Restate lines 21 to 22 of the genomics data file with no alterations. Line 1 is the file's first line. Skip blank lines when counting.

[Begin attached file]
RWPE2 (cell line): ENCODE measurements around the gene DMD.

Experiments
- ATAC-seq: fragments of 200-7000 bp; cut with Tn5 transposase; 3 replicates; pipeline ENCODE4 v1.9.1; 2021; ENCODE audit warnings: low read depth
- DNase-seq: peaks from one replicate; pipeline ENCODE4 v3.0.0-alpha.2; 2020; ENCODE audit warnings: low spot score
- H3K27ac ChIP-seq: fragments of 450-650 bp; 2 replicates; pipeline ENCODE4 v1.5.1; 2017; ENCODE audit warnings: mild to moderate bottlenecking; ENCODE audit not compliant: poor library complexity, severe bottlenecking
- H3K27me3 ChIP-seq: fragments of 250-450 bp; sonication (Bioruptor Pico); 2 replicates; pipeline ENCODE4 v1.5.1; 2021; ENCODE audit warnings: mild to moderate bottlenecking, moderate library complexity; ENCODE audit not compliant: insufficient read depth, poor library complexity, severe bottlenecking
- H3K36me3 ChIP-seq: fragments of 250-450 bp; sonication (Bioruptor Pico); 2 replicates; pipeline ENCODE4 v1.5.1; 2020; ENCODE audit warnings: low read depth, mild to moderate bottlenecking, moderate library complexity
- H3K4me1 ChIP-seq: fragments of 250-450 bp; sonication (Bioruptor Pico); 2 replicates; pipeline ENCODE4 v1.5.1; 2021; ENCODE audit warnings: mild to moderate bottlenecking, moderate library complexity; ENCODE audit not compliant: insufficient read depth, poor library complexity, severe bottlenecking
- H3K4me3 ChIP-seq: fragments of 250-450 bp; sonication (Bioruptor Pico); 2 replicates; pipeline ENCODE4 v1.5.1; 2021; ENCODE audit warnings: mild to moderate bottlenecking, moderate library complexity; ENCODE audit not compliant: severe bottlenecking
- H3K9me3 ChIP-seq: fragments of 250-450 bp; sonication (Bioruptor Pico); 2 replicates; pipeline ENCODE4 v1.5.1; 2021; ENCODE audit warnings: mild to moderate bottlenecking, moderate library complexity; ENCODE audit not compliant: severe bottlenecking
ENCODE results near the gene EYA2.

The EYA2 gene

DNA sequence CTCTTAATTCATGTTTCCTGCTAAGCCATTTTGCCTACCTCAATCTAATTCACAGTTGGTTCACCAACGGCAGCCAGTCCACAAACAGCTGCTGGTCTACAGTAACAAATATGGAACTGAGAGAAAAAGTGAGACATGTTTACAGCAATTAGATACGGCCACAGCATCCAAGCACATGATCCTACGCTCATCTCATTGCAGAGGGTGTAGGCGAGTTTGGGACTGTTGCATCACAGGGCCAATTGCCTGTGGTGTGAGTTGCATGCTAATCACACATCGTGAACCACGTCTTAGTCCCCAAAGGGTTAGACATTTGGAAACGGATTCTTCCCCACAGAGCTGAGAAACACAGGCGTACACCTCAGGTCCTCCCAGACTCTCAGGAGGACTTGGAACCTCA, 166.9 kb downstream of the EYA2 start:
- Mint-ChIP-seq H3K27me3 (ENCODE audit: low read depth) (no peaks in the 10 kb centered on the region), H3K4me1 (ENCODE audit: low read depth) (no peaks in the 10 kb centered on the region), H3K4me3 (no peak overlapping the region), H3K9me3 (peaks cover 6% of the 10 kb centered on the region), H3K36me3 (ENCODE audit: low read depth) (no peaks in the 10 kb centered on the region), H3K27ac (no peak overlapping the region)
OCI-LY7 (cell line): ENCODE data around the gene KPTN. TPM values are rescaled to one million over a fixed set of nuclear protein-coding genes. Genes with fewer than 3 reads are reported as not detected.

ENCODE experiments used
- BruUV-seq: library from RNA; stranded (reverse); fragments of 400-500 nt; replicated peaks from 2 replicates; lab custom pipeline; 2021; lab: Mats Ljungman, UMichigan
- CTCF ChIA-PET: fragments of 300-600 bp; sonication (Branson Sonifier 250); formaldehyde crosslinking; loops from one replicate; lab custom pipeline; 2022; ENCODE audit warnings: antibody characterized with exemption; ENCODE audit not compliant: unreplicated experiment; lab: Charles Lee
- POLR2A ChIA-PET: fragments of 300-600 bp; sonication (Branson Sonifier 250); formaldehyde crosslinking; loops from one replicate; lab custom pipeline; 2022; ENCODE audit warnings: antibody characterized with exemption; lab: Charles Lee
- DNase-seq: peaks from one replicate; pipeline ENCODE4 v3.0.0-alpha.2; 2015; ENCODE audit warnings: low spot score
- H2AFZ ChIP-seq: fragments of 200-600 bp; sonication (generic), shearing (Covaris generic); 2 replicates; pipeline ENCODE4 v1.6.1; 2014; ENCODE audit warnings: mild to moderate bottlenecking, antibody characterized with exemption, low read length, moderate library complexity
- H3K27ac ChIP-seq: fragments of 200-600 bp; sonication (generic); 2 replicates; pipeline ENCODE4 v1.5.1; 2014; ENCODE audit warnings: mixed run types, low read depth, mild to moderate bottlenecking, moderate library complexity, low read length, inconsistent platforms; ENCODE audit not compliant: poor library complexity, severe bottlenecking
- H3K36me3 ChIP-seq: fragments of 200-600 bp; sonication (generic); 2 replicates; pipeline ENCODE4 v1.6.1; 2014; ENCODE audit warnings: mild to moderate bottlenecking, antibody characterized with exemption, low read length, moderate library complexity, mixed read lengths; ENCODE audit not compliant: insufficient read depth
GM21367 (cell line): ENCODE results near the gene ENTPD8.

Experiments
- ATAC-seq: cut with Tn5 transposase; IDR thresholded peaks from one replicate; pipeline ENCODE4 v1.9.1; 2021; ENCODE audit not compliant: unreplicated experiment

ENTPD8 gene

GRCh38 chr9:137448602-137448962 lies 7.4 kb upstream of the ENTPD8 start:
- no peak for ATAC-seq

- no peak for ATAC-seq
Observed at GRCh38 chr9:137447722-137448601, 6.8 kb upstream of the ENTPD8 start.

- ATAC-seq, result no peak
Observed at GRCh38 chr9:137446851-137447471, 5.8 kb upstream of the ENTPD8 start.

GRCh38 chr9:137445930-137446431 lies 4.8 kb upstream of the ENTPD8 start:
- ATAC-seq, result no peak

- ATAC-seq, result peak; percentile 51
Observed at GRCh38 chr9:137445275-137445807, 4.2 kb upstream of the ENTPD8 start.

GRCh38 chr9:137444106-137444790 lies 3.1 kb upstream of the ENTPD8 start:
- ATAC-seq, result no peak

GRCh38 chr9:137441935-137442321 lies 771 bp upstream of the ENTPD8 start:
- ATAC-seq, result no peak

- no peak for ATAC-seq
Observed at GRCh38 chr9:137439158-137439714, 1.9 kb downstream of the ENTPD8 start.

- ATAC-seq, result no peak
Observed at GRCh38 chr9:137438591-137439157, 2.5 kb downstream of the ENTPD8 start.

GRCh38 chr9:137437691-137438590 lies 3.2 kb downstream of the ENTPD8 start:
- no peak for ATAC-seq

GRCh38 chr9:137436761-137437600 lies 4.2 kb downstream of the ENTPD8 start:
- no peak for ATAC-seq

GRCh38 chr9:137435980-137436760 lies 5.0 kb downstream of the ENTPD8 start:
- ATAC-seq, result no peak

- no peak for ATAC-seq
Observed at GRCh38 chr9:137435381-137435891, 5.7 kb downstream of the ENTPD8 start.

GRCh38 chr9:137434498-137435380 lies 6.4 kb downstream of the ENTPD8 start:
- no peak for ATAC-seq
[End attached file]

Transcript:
- H2AFZ ChIP-seq: fragments of 200-600 bp; sonication (generic), shearing (Covaris generic); 2 replicates; pipeline ENCODE4 v1.6.1; 2014; ENCODE audit warnings: mild to moderate bottlenecking, antibody characterized with exemption, low read length, moderate library complexity
- H3K27ac ChIP-seq: fragments of 200-600 bp; sonication (generic); 2 replicates; pipeline ENCODE4 v1.5.1; 2014; ENCODE audit warnings: mixed run types, low read depth, mild to moderate bottlenecking, moderate library complexity, low read length, inconsistent platforms; ENCODE audit not compliant: poor library complexity, severe bottlenecking